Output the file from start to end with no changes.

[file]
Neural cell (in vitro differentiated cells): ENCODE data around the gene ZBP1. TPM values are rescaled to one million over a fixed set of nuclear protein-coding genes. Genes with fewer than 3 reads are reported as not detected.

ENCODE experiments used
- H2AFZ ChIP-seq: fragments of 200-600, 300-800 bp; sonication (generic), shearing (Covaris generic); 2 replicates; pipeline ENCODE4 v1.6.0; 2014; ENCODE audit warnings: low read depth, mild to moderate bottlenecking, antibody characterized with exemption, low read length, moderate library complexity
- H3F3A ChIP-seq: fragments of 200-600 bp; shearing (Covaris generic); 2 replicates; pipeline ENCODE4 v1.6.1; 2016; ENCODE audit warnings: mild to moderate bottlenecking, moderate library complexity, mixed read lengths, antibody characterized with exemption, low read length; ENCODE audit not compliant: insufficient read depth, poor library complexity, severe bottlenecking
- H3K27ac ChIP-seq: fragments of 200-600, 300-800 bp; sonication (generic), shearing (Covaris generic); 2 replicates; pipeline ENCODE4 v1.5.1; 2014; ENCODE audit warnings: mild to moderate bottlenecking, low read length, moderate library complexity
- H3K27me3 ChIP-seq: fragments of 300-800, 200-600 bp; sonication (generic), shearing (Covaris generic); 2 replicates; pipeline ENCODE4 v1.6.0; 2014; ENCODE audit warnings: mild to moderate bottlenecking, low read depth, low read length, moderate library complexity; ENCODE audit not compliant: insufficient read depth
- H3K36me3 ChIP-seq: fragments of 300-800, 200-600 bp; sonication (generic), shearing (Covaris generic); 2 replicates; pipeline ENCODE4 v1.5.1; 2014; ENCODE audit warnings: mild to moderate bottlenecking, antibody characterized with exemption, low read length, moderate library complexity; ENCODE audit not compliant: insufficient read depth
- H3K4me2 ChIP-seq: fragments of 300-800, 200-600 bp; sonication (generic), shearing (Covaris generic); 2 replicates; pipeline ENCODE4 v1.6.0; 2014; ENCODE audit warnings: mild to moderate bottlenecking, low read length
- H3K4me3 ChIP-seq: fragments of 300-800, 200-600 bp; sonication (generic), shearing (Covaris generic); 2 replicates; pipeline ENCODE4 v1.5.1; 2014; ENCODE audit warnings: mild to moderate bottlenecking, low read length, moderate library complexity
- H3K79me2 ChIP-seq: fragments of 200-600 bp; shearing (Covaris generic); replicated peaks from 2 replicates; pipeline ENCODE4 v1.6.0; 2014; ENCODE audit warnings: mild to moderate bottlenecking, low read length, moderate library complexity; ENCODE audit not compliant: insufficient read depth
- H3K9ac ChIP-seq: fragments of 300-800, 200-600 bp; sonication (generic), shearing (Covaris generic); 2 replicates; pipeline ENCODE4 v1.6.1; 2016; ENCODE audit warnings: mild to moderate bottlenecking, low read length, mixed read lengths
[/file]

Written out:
Neural cell (in vitro differentiated cells): ENCODE data around the gene ZBP1. TPM values are rescaled to one million over a fixed set of nuclear protein-coding genes. Genes with fewer than 3 reads are reported as not detected.

ENCODE experiments used
- H2AFZ ChIP-seq: fragments of 200-600, 300-800 bp; sonication (generic), shearing (Covaris generic); 2 replicates; pipeline ENCODE4 v1.6.0; 2014; ENCODE audit warnings: low read depth, mild to moderate bottlenecking, antibody characterized with exemption, low read length, moderate library complexity
- H3F3A ChIP-seq: fragments of 200-600 bp; shearing (Covaris generic); 2 replicates; pipeline ENCODE4 v1.6.1; 2016; ENCODE audit warnings: mild to moderate bottlenecking, moderate library complexity, mixed read lengths, antibody characterized with exemption, low read length; ENCODE audit not compliant: insufficient read depth, poor library complexity, severe bottlenecking
- H3K27ac ChIP-seq: fragments of 200-600, 300-800 bp; sonication (generic), shearing (Covaris generic); 2 replicates; pipeline ENCODE4 v1.5.1; 2014; ENCODE audit warnings: mild to moderate bottlenecking, low read length, moderate library complexity
- H3K27me3 ChIP-seq: fragments of 300-800, 200-600 bp; sonication (generic), shearing (Covaris generic); 2 replicates; pipeline ENCODE4 v1.6.0; 2014; ENCODE audit warnings: mild to moderate bottlenecking, low read depth, low read length, moderate library complexity; ENCODE audit not compliant: insufficient read depth
- H3K36me3 ChIP-seq: fragments of 300-800, 200-600 bp; sonication (generic), shearing (Covaris generic); 2 replicates; pipeline ENCODE4 v1.5.1; 2014; ENCODE audit warnings: mild to moderate bottlenecking, antibody characterized with exemption, low read length, moderate library complexity; ENCODE audit not compliant: insufficient read depth
- H3K4me2 ChIP-seq: fragments of 300-800, 200-600 bp; sonication (generic), shearing (Covaris generic); 2 replicates; pipeline ENCODE4 v1.6.0; 2014; ENCODE audit warnings: mild to moderate bottlenecking, low read length
- H3K4me3 ChIP-seq: fragments of 300-800, 200-600 bp; sonication (generic), shearing (Covaris generic); 2 replicates; pipeline ENCODE4 v1.5.1; 2014; ENCODE audit warnings: mild to moderate bottlenecking, low read length, moderate library complexity
- H3K79me2 ChIP-seq: fragments of 200-600 bp; shearing (Covaris generic); replicated peaks from 2 replicates; pipeline ENCODE4 v1.6.0; 2014; ENCODE audit warnings: mild to moderate bottlenecking, low read length, moderate library complexity; ENCODE audit not compliant: insufficient read depth
- H3K9ac ChIP-seq: fragments of 300-800, 200-600 bp; sonication (generic), shearing (Covaris generic); 2 replicates; pipeline ENCODE4 v1.6.1; 2016; ENCODE audit warnings: mild to moderate bottlenecking, low read length, mixed read lengths